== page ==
06 October 2010

The world is wrong about the Monty Hall problem

Today, at school, we considered the probability theory paradox called the Monty Hall problem:

Suppose you're on a game show, and you're given the choice of three doors: Behind one door is a car; behind the others, goats. You pick a door, say No. 1, and the host, who knows what's behind the doors, opens another door, say No. 3, which he knows has a goat. He then says to you, "Do you want to pick door No. 2?" Is it to your advantage to switch your choice?

The world says that by seeing that goat, you learn that the probability of the car being behind door number 2 is 2/3 and Wikipedia has various explanations.

I claim it's 1/2. My first argument is that there is full symmetry between doors 1 and 2. How could you lower the probability of door 1 being the winning one by picking it? Nonsense.

For my second argument, let's treat it like the conditional probability that it is. All probabilities will be from your, the contestant 's, point of view.

At the start, we've got 3 equally probable situations: I'll denote them as CGG, GCG and GGC hoping it's clear enough.

Now the host opens a door. You see the goat: you gain information. Probabilities change. The probability of the door number 3 being the winning one falls down to 0.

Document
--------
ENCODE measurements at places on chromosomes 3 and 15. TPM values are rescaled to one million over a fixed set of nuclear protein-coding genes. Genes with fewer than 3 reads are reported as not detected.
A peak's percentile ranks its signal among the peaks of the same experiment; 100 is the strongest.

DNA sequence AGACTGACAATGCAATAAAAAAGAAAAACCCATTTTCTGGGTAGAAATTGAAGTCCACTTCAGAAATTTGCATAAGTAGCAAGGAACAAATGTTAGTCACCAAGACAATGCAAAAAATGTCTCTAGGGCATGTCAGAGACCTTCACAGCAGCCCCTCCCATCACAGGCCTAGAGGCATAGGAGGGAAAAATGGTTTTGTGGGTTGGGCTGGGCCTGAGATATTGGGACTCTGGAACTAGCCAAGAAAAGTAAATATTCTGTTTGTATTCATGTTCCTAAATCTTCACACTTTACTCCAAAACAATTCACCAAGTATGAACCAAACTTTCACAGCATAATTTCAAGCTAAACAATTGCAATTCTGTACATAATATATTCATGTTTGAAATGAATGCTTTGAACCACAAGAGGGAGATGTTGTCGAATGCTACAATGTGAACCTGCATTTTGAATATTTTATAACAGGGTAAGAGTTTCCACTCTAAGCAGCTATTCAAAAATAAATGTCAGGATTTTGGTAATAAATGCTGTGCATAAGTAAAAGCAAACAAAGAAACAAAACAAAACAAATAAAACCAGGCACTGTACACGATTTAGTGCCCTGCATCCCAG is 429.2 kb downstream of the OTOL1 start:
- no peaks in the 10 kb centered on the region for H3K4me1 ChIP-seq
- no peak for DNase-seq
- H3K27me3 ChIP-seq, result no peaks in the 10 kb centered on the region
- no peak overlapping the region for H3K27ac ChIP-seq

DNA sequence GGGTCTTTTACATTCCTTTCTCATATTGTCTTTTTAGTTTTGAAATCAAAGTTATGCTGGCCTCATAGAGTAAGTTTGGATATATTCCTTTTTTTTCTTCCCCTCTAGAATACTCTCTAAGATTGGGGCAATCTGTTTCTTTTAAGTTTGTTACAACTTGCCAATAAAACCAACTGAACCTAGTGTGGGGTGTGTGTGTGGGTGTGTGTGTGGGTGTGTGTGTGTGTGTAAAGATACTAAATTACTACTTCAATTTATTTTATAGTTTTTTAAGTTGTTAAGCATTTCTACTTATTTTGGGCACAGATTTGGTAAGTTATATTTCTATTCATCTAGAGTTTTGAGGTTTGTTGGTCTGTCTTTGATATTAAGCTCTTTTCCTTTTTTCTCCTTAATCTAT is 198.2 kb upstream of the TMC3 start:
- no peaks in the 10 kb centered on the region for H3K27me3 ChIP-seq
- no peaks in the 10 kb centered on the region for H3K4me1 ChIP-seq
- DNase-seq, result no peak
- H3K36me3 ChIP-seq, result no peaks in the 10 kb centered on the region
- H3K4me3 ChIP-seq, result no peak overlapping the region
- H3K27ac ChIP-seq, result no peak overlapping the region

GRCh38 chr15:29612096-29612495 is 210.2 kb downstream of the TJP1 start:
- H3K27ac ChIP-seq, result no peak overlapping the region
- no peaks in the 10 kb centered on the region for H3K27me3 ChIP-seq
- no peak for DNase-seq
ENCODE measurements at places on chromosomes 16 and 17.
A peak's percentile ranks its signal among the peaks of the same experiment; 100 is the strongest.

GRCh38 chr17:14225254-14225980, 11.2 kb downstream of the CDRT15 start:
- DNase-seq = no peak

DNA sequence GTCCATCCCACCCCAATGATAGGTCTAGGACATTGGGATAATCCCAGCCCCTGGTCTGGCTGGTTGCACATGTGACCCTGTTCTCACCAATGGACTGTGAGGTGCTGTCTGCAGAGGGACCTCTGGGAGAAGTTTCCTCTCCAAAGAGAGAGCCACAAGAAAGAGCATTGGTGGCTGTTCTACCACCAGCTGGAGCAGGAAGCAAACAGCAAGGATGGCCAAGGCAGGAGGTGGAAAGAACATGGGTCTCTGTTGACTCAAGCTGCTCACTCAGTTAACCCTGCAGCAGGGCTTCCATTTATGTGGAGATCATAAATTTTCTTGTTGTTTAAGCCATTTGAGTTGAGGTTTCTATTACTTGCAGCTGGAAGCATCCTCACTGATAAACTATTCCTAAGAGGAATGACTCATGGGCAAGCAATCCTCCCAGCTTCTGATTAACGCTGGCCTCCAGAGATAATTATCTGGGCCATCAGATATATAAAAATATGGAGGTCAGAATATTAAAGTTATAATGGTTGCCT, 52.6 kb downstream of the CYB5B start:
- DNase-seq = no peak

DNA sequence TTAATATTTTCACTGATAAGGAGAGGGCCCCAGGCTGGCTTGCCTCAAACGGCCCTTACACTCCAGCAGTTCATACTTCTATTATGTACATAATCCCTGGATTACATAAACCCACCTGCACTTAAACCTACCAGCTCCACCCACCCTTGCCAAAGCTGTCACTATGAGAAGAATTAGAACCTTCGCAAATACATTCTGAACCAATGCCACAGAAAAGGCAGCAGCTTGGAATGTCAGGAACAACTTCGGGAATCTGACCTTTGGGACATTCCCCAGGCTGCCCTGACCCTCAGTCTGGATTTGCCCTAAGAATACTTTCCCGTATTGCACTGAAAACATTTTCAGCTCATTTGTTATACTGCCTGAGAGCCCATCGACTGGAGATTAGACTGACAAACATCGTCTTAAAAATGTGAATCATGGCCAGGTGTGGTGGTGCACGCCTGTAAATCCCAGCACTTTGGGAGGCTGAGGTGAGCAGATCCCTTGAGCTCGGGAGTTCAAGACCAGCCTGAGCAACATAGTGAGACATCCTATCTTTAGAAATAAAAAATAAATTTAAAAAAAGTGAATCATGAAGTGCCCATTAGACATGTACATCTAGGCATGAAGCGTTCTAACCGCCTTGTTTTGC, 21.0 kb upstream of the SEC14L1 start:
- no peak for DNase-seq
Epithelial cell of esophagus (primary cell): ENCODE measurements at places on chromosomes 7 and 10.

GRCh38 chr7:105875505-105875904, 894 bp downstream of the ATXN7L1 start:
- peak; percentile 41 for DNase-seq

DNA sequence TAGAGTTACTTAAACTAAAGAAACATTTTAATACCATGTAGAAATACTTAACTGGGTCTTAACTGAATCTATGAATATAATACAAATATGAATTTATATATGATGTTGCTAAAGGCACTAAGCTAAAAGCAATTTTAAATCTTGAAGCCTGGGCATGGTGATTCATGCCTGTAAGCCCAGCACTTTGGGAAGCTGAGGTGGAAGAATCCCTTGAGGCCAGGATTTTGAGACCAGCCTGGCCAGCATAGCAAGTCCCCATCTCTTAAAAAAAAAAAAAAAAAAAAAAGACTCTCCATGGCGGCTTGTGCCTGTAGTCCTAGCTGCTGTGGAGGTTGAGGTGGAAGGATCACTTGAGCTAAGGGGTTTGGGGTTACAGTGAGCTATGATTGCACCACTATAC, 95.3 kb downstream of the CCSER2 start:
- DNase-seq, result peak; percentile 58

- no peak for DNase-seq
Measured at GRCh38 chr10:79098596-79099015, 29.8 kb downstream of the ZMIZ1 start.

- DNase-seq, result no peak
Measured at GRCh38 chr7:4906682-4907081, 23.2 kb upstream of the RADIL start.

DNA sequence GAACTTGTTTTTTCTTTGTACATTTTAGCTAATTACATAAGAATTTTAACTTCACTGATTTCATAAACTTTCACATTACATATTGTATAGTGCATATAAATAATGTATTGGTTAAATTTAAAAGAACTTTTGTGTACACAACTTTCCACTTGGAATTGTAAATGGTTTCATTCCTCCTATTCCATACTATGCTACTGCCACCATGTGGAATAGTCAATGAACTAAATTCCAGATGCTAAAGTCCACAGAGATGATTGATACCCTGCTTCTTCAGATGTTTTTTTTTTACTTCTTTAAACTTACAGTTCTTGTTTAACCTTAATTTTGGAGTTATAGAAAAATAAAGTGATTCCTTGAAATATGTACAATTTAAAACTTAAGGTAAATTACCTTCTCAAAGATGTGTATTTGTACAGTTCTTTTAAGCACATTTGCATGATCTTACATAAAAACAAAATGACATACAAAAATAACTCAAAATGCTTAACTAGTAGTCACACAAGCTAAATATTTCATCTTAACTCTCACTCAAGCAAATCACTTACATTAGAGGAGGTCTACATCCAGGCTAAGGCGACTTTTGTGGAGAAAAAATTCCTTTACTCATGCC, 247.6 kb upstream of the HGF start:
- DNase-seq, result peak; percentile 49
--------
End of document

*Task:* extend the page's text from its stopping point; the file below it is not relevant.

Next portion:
So far, no difference from the "official" solutions. However, those maintain that while the probability of the car being behind the first door stays the same, the probability of it being behind the second one increases. Why the incoherence?

An important remark here: with the new information, we now have new events. We know that GGC didn't happen, so we have 3 events that assume ~GGC, namely:
  1. if the first door wins, it's CGG | ~GGC and P(CGG | ~GGC) is 1/2
  2. if the second door wins, it's GCG | ~GGC and P(GCG | ~GGC) is 1/2
  3. if the third door wins, it's GGC | ~GGC and P(GGC | ~GGC) is 0,
the final results being basic conditional probability calculations.

According to Wikipedia, "even Nobel physicists systematically give the wrong answer, and that they insist on it, and they are ready to berate in print those who propose the right answer". That's comforting: I may be wrong, but at least I have excellent company.

[UPDATE] After reading all the comments, I can see that I was wrong. Boy, is that problem counterintuitive! Thanks everyone for contributing! [/UPDATE]